Bunge, the international agricultural trader, said it was looking for smaller acquisitions rather than a transformational deal as it reported strong first-quarter results driven by soyabean processing and improved grain trading.
Soren Schroder, Bunge chief executive, said it was looking at businesses up to the range of about $600m, all but ruling out an independent move for Tate & Lyle, the UK sweeteners company that the commodity trader was recently linked with. Mr Schroder declined to comment directly on Tate & Lyle, which has a market capitalisation of $4.2bn.
Discussing the possible type of acquisition target, he pointed to Bunge’s deal this month for 50.1 per cent in CWB, formerly the Canadian Wheat Board, for C$250m ($202m) alongside the Saudi Agricultural and Livestock Investment Company.
His comments came as the New-York based company reported adjusted net profits of $1.58 a share for the first three months of 2015 compared with a loss a year ago. Analysts’ consensus forecasts were around $1.14 a share.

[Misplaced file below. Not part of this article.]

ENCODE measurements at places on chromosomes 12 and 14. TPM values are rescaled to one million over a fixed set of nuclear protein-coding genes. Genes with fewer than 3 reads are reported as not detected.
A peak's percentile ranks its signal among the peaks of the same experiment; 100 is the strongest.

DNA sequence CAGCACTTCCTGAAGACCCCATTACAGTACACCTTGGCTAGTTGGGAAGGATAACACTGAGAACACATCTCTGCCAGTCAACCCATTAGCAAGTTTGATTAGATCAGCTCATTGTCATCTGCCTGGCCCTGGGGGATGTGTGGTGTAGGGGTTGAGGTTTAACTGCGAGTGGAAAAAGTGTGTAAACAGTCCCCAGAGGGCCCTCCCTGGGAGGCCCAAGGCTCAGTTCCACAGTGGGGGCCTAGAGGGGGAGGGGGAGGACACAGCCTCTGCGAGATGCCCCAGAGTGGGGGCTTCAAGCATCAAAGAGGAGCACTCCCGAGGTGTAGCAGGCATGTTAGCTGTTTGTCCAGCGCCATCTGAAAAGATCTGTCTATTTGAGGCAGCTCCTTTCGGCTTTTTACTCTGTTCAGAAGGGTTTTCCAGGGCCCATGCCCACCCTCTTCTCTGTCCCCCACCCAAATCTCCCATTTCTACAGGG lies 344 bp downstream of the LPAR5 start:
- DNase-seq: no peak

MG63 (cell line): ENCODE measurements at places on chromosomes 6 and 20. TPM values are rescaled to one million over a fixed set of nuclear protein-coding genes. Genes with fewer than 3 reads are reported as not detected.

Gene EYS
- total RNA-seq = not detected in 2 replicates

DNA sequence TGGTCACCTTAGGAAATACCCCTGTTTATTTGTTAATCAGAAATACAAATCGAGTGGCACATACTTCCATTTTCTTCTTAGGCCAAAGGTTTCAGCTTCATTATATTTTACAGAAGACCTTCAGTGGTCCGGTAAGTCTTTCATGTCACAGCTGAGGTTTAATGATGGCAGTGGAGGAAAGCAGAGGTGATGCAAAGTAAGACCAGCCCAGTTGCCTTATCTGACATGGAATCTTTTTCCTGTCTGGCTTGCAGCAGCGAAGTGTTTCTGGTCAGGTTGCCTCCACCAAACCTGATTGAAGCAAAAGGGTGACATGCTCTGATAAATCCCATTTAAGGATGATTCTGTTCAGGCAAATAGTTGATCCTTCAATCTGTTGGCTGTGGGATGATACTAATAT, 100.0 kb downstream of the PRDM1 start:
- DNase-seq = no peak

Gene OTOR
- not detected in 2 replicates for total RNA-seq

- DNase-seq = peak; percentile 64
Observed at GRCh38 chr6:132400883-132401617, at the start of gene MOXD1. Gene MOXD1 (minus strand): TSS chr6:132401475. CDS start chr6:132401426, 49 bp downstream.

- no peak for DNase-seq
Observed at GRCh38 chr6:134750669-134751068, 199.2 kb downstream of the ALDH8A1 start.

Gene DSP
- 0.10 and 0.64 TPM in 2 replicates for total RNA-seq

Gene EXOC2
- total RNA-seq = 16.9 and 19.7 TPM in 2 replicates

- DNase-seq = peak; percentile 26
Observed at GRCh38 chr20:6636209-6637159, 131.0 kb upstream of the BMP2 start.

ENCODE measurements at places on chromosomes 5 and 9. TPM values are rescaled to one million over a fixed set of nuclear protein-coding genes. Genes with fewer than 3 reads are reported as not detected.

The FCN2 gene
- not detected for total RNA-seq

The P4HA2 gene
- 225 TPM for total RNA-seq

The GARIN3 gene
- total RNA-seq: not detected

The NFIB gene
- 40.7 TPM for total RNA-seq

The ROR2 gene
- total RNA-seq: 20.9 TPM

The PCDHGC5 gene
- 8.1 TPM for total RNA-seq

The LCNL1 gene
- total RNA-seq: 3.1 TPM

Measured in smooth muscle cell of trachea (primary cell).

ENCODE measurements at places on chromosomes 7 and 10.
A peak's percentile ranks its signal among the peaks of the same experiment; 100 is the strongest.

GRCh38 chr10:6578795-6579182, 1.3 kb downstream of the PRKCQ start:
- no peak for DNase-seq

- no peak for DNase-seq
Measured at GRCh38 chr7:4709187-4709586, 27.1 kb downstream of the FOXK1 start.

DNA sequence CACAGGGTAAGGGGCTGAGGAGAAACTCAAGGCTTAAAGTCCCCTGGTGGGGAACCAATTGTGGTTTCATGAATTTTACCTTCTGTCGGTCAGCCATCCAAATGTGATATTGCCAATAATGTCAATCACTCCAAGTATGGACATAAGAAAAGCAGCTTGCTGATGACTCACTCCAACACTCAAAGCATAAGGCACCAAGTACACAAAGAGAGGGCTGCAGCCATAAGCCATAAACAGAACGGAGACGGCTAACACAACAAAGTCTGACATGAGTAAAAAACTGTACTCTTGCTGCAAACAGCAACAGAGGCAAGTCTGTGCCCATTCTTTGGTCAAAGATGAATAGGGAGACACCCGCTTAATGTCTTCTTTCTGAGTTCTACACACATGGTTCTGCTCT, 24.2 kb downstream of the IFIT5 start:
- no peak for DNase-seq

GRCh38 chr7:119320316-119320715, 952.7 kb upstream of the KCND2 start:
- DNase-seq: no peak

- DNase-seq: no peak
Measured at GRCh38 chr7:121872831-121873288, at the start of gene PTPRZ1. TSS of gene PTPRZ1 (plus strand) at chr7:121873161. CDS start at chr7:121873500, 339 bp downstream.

“Overall, it was a strong quarter and solid start to the year,” said Mr Schroder.
Earnings before interest and tax jumped at the agribusiness division, which moves soyabeans, corn and other crops between continents and processes them into food products.
The unit’s first quarter ebit more than quadrupled to $330m from $79m in the same period last year. Volumes for the agribusiness were largely unchanged at 31.2m tonnes.
Mr Schroder said that the situation in China “felt a lot better than last year” and added that the market distortion in the soyabean market from financial players had declined.
Bunge was positive on the outlook for the rest of the year, noting that big supplies of grains and oilseeds thanks to strong North and South American crops were expected to be met with solid underlying demand.
The company said lower prices had increased underlying consumption and trade flows, but warned that price falls could lead to slower farmer selling that may defer income to later quarters.
Meanwhile losses at the sugar and bioenergy business fell from $64m to $23m. The company said that sugar cane in Brazil was developing well and the business was expected to be profitable and cash flow positive for the full year.
On the CWB deal, Bunge said the investment provided access to high quality Canadian grain, improving the balance of its global grain trading network.
Mr Schroder said that the transaction filled “a missing piece of Bunge’s global agribusiness footprint”.
Additional reporting by Gregory Meyer in New York